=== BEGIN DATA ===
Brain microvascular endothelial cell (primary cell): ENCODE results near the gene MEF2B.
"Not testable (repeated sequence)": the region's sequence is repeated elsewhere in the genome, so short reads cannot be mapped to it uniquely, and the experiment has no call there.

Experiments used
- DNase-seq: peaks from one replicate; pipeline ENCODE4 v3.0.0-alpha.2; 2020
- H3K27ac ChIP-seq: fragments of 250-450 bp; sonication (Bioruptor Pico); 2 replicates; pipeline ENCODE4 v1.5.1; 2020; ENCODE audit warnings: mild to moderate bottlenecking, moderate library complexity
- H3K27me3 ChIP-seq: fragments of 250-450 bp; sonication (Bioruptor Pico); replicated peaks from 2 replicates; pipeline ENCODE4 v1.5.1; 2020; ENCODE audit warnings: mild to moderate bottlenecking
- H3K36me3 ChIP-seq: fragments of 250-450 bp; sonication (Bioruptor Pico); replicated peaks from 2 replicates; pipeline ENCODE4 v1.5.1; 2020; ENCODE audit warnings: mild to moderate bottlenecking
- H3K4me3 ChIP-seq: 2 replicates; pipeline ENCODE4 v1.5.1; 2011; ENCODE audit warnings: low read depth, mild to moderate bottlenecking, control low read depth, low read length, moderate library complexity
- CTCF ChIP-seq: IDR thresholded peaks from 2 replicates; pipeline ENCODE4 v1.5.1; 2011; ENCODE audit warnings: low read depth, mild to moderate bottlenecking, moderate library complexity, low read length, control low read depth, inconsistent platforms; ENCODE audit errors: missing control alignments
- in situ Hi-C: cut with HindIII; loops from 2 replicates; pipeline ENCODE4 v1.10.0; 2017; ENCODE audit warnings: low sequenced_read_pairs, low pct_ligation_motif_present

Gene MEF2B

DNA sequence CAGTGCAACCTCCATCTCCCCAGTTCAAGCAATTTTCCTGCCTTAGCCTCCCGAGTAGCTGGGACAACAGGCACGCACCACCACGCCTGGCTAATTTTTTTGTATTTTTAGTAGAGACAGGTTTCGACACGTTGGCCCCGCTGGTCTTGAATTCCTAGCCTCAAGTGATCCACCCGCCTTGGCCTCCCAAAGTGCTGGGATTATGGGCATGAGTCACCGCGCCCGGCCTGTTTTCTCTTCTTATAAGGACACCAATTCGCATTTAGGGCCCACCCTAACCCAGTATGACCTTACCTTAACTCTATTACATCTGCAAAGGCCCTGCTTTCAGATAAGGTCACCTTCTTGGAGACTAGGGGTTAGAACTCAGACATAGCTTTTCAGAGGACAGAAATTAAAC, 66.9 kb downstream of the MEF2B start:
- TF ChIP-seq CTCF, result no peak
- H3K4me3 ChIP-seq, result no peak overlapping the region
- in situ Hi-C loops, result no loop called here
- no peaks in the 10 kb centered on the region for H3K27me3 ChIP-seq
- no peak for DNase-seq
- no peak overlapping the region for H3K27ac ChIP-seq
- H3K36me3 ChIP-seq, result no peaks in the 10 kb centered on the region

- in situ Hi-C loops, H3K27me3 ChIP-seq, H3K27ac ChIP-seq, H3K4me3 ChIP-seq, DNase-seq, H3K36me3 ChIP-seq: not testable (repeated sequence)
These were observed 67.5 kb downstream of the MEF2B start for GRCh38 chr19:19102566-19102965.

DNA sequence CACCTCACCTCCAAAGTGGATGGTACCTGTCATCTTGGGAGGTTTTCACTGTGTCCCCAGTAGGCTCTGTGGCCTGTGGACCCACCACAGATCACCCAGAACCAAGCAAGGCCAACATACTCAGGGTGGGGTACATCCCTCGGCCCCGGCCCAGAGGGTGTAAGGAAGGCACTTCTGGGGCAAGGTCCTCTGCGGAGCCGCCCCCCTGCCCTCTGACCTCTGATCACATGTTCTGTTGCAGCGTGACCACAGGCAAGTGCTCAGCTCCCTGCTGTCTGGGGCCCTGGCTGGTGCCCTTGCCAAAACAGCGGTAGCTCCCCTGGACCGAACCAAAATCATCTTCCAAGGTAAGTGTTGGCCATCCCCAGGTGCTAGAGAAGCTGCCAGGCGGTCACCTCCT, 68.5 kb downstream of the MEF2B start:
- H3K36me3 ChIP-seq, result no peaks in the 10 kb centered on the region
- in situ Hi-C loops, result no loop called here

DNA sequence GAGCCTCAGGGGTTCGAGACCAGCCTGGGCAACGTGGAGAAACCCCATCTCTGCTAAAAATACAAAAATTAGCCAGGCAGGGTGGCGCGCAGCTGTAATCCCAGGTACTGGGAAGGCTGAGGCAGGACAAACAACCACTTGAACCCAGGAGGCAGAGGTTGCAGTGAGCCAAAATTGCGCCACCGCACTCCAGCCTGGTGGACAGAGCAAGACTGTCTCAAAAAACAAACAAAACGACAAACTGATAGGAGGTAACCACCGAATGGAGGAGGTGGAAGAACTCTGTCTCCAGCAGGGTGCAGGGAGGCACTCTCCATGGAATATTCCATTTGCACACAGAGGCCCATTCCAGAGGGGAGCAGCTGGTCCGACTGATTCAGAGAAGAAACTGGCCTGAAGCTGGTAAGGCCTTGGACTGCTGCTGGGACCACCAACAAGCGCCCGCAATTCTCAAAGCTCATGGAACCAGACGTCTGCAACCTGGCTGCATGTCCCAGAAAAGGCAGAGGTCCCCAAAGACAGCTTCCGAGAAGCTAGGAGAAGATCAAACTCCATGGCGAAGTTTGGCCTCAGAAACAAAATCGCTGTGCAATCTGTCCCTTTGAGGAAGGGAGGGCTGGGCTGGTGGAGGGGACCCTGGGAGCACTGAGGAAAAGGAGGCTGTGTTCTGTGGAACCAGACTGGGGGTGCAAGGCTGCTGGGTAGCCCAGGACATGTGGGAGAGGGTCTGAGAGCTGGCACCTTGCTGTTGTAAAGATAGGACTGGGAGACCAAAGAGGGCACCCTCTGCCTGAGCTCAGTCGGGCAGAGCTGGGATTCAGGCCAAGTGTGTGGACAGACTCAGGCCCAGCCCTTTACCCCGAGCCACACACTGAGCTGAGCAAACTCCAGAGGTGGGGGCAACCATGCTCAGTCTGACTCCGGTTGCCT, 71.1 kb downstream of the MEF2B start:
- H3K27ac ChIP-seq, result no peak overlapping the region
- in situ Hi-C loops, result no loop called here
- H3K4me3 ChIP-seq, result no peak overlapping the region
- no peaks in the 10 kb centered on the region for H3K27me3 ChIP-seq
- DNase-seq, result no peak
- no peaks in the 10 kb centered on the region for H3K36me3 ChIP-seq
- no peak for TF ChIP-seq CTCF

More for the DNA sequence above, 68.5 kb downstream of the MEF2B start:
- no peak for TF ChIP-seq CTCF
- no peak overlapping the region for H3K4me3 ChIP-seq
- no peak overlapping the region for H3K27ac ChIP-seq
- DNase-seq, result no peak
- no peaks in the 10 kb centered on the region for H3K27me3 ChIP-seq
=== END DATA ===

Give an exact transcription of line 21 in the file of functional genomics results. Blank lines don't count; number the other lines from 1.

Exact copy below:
These were observed 67.5 kb downstream of the MEF2B start for GRCh38 chr19:19102566-19102965.